Interviewing Apprentices: Dos and Don’ts

For a young person with little to no work experience, a job interview can be a very daunting and nerve-racking prospect. Here are some interviewing dos and don’ts to think about which will make the whole process less of an ordeal for them, and will enable you to see the real person underneath the nerves as well as enabling you to hire the best apprentice for the job.



  • Ask questions such as “What are you hoping to achieve in the next five years?”


Questions regarding the young person’s future plans will give them opportunity to reveal to you what they envision themselves doing in the future. It also gives you an insight into their career aspirations which is useful when deciding if they are right for the position. Even if the candidate is unsure of what they are planning for the future, this will tap into the candidate’s personality more than a simple ‘why do you want to work for us?’ This will make them feel more at ease.


  • Tell them they have no reason to be nervous / it’s okay to be nervous.



Obviously a job interview can be a nerve-racking experience for everyone, but for a young person/apprentice it can be even worse. Addressing their nerves in a positive way will make them feel more relaxed. This also means that you will get a truer representation of their personality as they will be more focused on answering your questions than their nervousness.


  • Ask them what their greatest achievement is so far, outside of school / college.


The interviewee might be nervous but an interview is an interview and you still need to be asking questions that will encourage the candidate to think ‘outside the box’. Asking them what their greatest achievement is outside of school will stop you from hearing a generic, grade-based answer that they think you want to hear and will encourage them to think about their answer.




  • Ask overly complicated questions.



Your interview questions should be clear and something that allows the candidate to really shine with their answers. Remember the young person that you are interviewing probably has little to no interview experience so over complicating the questions will make them lose faith in their own ability throughout the interview. Clear and relevant questions will make the candidate feel much more at ease and confident as to why you chose to interview them in the first place.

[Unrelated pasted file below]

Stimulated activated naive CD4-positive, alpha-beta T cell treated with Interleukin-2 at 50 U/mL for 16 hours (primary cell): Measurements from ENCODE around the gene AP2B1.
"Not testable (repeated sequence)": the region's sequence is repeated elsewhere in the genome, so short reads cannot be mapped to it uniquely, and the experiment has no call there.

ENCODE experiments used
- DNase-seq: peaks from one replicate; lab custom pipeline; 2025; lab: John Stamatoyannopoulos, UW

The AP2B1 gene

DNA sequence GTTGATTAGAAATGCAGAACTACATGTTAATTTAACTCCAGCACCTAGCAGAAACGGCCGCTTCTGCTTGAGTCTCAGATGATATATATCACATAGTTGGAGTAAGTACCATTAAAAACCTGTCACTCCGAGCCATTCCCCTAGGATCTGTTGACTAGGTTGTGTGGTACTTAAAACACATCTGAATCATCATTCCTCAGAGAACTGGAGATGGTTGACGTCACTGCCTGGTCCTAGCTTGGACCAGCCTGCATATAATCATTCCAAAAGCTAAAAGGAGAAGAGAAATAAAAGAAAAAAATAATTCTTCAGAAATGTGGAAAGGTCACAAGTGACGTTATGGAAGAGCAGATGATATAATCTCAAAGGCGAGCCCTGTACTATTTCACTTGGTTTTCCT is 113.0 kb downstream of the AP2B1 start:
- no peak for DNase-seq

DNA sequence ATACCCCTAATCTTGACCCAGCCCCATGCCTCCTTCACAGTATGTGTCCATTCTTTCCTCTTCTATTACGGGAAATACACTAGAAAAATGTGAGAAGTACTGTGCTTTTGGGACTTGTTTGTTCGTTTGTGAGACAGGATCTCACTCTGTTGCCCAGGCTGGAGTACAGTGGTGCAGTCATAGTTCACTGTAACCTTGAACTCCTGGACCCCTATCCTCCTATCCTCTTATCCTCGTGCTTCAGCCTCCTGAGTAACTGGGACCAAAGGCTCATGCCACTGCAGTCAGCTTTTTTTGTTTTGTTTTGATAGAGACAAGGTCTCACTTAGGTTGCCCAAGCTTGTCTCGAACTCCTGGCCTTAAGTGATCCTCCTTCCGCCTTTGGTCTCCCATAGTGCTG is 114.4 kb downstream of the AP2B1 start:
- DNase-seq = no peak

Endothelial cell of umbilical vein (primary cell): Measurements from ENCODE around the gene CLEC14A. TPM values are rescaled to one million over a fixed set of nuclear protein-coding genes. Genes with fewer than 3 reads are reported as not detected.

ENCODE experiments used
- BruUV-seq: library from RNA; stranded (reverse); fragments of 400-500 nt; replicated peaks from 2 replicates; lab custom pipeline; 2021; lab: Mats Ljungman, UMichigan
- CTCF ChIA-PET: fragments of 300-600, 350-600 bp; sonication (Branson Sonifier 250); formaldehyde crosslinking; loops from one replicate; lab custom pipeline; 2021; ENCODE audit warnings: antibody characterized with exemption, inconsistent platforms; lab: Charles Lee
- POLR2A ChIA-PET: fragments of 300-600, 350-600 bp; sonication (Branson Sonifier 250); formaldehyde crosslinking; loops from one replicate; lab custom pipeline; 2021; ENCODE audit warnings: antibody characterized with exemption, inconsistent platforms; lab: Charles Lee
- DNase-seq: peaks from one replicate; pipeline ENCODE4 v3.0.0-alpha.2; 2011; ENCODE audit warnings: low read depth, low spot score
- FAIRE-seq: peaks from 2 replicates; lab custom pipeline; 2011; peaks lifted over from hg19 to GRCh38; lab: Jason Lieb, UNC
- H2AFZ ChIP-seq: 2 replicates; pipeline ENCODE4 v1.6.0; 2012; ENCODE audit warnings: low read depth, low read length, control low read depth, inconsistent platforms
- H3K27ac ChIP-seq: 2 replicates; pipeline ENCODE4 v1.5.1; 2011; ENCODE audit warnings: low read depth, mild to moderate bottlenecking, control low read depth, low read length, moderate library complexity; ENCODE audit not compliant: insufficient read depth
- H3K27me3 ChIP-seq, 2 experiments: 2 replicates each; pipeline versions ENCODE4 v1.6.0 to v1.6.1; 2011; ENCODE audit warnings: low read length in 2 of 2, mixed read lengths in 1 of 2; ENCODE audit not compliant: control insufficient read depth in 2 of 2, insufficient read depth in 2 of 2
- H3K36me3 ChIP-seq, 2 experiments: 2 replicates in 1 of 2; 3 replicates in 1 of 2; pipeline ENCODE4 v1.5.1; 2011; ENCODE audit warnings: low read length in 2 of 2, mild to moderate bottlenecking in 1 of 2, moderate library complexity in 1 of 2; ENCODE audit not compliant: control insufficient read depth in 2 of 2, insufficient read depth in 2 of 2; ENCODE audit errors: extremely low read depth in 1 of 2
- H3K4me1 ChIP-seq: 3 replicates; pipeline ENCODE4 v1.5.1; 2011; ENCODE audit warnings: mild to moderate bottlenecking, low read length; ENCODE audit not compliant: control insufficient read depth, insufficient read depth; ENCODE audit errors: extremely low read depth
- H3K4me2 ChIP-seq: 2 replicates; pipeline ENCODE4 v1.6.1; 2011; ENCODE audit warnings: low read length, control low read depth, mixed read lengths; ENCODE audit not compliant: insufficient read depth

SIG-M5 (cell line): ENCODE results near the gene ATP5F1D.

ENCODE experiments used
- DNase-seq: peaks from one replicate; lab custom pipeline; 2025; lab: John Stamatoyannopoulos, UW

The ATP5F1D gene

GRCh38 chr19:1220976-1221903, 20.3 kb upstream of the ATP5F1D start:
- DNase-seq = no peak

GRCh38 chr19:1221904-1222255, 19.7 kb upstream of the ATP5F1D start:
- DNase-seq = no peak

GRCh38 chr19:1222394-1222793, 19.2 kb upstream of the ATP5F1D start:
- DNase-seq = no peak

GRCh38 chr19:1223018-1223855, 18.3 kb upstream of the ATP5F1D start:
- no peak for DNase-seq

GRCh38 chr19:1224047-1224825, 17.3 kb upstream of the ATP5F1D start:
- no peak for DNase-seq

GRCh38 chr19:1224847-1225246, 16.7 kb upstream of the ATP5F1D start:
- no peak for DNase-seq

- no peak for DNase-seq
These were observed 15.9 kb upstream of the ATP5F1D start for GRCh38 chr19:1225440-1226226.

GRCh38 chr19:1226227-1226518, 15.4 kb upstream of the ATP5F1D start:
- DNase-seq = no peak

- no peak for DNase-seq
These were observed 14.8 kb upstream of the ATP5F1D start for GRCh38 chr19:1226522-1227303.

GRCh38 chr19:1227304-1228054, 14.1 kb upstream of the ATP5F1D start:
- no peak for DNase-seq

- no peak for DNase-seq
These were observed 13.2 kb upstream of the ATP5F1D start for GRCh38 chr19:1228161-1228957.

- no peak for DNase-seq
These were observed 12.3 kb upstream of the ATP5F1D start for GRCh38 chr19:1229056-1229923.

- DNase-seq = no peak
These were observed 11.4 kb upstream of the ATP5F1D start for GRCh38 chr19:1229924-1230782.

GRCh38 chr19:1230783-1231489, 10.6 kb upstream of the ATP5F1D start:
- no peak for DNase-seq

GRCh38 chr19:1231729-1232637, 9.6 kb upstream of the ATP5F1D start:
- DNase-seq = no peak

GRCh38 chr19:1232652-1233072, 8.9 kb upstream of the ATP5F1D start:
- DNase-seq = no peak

• Jump straight into the interview questions



To ease nerves, it would be beneficial for both parties if you discuss the outline of the interview first. If it is just going to be a general chat, say so. If you are going to bring a colleague in for part of the interview, say so. Knowing what is going to happen during the interview, and that there won’t be any surprise presentations sprung on them at the last minute, will do wonders in calming the nerves of your interviewee. Offering them a tea/coffee when they arrive won’t hurt either!


  • Use closed questions



A nervous candidate who does not have any interview experience might not have a the confidence to really embellish on points that they don’t have to, so if you ask closed questions there is a chance you might only receive ‘yes’ or ‘no’ as a response. Asking open questions will allow the candidate to give you a detailed answer.


If you have any further questions about hiring an apprentice, please visit our FAQ page or give us a call on 0161 200 1673.


Written by: Rebecca, Marketing Intern